For those of you who love the details of history, Mr. Neil Bolyard, one of our founding members, and a former president of WVASFAA, wrote the following in 1985:

Our association was formed in 1967. Financial Aid Officers had been meeting with the Student Personnel Administrators of West Virginia Association of Student Personnel Administrators (WVASPA) during their twice-a-year meetings.

The spring meeting of the Student Personnel Administrations in 1967 was held at the Clarksburg Branch of Salem College, Clarksburg, WV. Many of the institutional representatives responsible for financial aid were Deans of Students. The Deans of Students from Concord College (Kevin O’Sullivan) and West Virginia Institute of Technology (David Palmer), and the Scholarship/Veterans Coordinator from West Virginia University (Neil Bolyard) drafted a brief constitution for an organization, the West Virginia Collegiate Financial Aid Officers Association (WVCFAOA) on April 30, 1967.

It was a loosely defined organization with a minimal amount of structure. David Palmer was adamant that another formal organization was probably not really necessary and suggested that there be only two officers, a chairman and a vice chairman. There was no treasurer since no dues were proposed and no secretary since the drafting of the original constitution permitted the vice-chairman to take minutes should the group decide minutes were really necessary.

On Monday, May 1, 1967, representatives of seven public and two private institutions met and adopted the first constitution. The institutions represented were: Concord College, Glenville State College, Marshall University, Salem College, Shepherd College, West Virginia Institute of Technology, West Virginia State College, West Virginia University, and Wheeling College. Membership was institutional.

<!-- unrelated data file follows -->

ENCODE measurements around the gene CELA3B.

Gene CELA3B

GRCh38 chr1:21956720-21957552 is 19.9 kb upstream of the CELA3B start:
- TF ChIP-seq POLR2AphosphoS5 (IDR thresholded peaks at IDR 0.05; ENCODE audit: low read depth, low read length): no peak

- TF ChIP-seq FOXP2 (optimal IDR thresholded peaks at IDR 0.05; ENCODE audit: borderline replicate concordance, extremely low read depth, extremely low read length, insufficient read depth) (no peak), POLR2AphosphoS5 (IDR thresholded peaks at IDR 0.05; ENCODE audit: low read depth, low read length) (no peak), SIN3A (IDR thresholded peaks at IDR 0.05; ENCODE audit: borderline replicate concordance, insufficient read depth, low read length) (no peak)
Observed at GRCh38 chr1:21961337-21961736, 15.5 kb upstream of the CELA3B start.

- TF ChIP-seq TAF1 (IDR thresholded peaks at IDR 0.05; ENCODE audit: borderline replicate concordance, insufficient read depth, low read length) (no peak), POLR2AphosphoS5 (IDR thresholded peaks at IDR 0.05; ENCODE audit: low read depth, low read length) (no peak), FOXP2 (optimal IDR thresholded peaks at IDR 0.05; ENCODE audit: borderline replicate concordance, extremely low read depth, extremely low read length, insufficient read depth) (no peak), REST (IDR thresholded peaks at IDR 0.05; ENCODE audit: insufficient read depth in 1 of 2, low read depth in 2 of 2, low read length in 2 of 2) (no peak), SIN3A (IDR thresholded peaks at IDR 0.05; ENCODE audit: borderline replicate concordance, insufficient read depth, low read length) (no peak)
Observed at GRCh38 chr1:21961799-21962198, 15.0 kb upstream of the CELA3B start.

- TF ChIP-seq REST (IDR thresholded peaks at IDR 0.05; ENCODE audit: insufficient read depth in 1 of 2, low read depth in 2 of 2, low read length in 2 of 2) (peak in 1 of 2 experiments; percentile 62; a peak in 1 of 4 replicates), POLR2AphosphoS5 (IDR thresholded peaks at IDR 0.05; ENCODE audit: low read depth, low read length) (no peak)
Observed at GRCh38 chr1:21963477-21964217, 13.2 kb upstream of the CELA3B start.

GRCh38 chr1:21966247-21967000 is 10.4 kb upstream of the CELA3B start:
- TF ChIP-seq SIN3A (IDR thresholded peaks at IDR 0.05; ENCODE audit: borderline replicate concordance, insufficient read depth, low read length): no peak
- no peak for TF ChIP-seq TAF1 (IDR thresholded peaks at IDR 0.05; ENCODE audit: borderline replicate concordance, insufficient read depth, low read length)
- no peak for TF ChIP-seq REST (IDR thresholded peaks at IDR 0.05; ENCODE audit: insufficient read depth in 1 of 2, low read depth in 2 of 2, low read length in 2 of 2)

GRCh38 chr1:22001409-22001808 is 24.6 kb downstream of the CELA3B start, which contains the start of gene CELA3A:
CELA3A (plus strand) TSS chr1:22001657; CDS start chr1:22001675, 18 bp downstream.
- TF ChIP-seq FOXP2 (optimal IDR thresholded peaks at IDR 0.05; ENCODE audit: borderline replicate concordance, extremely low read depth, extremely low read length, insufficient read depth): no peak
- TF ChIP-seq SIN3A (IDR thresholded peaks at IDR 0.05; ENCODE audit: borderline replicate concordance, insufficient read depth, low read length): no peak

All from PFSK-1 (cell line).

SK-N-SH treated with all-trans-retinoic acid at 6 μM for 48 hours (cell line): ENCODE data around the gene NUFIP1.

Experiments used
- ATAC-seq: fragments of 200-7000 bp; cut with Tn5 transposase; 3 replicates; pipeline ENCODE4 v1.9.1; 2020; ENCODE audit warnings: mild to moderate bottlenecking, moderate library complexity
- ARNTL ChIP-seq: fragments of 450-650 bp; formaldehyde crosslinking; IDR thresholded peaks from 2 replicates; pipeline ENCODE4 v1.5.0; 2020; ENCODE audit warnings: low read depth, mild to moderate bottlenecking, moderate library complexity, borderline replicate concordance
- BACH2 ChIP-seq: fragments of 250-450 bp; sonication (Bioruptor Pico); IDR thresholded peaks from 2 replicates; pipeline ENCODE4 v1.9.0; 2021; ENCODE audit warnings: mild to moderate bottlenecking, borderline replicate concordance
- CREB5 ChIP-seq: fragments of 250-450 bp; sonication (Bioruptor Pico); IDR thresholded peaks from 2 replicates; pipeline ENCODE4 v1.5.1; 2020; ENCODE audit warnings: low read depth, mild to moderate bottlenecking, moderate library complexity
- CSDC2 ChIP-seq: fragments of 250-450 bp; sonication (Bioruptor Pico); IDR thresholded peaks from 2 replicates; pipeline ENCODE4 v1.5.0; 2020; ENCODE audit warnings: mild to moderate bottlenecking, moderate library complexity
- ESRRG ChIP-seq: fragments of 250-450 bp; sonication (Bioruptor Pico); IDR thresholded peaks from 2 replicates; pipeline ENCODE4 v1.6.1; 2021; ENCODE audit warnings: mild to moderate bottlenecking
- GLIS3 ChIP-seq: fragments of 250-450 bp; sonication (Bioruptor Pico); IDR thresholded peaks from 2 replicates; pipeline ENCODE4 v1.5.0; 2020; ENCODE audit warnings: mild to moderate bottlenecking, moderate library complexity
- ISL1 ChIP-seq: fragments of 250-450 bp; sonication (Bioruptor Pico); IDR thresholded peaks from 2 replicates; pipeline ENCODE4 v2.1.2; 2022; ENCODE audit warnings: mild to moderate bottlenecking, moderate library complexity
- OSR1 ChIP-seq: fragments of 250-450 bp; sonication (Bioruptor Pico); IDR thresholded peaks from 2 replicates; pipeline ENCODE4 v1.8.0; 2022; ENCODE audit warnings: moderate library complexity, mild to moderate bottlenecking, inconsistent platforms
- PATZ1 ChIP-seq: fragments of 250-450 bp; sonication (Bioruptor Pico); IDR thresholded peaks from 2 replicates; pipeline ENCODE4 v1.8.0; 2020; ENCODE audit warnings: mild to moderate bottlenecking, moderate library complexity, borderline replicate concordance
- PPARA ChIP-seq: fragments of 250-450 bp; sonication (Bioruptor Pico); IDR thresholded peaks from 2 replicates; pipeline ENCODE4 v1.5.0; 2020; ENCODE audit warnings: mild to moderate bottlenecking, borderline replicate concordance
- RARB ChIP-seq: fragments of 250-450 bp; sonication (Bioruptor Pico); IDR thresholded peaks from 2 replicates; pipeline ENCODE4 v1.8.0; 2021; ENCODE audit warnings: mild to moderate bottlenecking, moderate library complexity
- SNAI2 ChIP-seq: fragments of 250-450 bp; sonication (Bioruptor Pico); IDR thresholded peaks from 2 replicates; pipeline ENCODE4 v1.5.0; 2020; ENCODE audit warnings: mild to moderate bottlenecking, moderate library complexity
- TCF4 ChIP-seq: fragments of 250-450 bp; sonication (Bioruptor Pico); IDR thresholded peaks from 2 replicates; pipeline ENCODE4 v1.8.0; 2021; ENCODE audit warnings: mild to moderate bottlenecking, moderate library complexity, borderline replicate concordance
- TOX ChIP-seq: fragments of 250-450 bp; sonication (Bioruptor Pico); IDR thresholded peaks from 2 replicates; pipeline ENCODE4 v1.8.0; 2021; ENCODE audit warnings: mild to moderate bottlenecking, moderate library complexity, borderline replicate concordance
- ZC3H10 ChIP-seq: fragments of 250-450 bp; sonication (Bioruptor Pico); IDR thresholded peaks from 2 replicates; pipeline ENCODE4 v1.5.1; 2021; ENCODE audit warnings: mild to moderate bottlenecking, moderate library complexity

Following adoption of the constitution, those in the initial meeting elected David Palmer (West Virginia Institute of Technology) as the first Chairman and Freda Burkett (West Virginia State College) as the first Vice-Chairman.

The following year the group changed its name to the Council of West Virginia Collegiate Financial Aid Officers at the suggestion of the West Virginia Commission on Higher Education. The commission wanted to create a “super council” with representatives of all aspects of higher education as members, including groups like physical plant and central administration, as well as academic deans. There were councils representing all areas of student personnel: Financial Aid, Placement, Student Activities, Housing, Foreign Students, etc.

The spring meeting in 1969 was huge, involving all the councils, the meeting was held in Charleston. In 1969, the state legislature created the West Virginia Board of Regents and abolished the Commission on Higher Education. The council concept and joint meeting were abandoned in 1970.